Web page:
3 years ago

Incidentally detected testicular lesions <10 mm in diameter: can orchidectomy be avoided?

Wendy Ansell, Glenda Scandura, Jonathan Shamash, Johnson Joseph, Andrew Protheroe, Anju Sahdev, Daniel M Berney, Clare Verrill
Objective To investigate the pathology of excised testicular lesions <10 mm. Patients and methods The pathological reports of 2,681 patients from Barts Health NHS Trust and Oxford University Hospitals NHS Foundation Trust (OUHFT) were reviewed as part of a service evaluation audit from January 2003 to May 2016. Cases with a maximum diameter of <10 mm were selected. Clinical features were also accessed, where available, to look for patient demographics, pre-diagnostic levels of serum markers, ultrasonograophic (US) findings and clinical details. Results 81 cases with a tumour size <10 mm on histology were identified and of these, 16 cases (20%) had a diameter <5 mm. 56/81 cases (69%) were benign. 15 of the 16 benign cases <5 mm underwent orchidectomy; just one underwent partial-orchidectomy. Pre-operative tumour markers were available in 47/81 cases: out of the 47 cases, none of the 16 malignant tumours had raised tumour markers, while 7 of 31 remaining benign lesions had raised alpha-Fetoprotein (AFP) and Lactate Dehydrogenase (LDH). In total there were 25/81 malignant cases (31%) and they were all germ cell tumours (GCTs): 15/25 seminomas (60%) and 10/25 non-seminomas germ cell tumours (NSGCTs) (40%). Only one GCT had a diameter of <5 mm and this was a regressed tumour within an 18 mm area of granulomatous inflammation. Only one GCT relapsed: a clinical stage I, embryonal carcinoma of 6 mm in maximum diameter. The 56 ‘benign’ cases included 34 sex cord stromal tumours including 23 Leydig cell tumours (41%), eight Sertoli cell tumours (14%) and three mixed sex cord stromal tumours (5%). None showed any malignant features. The remaining 22/56 lesions (40%) were lesions of no further follow up. Benign lesions seemed to be associated with small diameter and we have found <5 mm as best cut-off to predict benign vs malignant (P = 0.002). Conclusion The majority of testicular lesions <10 mm, identified by radiology, are benign, although around one third are malignant. At <5 mm, in this study 100% of lesions were benign. Tumour markers appear unhelpful in the distinction of these small tumours. We suggest that regular ultrasound surveillance ought to be more widely used for testicular lesions of this size. Testicular tumours now have a very high cure rate and changes in size of lesions may be monitored prospectively with minimal risk of increased morbidity. Patients who undergo an orchidectomy for lesions <5 mm are “Victims of Modern Imaging Technology” (VOMIT). If surgery is undertaken in lesions 5-10 mm, patients should be counselled that two thirds of cases are benign. This article is protected by copyright. All rights reserved.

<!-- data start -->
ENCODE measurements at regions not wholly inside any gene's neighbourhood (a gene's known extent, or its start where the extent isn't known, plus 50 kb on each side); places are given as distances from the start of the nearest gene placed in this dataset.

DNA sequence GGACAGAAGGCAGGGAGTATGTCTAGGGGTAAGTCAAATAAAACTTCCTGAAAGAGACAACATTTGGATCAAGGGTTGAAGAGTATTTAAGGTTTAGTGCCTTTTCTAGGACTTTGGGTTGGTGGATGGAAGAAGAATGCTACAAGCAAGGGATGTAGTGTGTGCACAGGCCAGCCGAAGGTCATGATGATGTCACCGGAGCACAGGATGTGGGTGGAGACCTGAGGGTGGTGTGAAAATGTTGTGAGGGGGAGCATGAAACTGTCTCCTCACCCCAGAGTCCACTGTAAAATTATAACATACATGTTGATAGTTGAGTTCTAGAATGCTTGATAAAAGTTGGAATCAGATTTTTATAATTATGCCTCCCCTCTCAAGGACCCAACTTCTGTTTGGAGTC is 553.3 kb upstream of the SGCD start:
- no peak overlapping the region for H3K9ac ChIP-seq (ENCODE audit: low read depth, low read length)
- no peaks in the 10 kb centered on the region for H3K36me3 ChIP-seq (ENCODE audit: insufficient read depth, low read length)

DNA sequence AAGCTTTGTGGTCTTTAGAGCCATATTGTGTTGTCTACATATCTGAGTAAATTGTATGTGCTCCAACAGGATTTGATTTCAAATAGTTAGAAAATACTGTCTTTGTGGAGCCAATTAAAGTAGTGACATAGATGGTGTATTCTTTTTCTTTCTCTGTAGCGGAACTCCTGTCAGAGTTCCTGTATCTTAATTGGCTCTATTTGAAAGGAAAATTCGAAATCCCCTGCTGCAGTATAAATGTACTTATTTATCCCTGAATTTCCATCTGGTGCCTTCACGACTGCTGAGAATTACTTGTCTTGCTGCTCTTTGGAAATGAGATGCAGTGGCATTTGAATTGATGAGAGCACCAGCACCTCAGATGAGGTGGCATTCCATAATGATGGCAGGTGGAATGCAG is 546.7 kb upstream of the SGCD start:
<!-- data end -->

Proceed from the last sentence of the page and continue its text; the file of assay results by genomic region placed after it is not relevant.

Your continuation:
Publisher URL: http://onlinelibrary.wiley.com/resolve/doi

DOI: 10.1111/bju.14056

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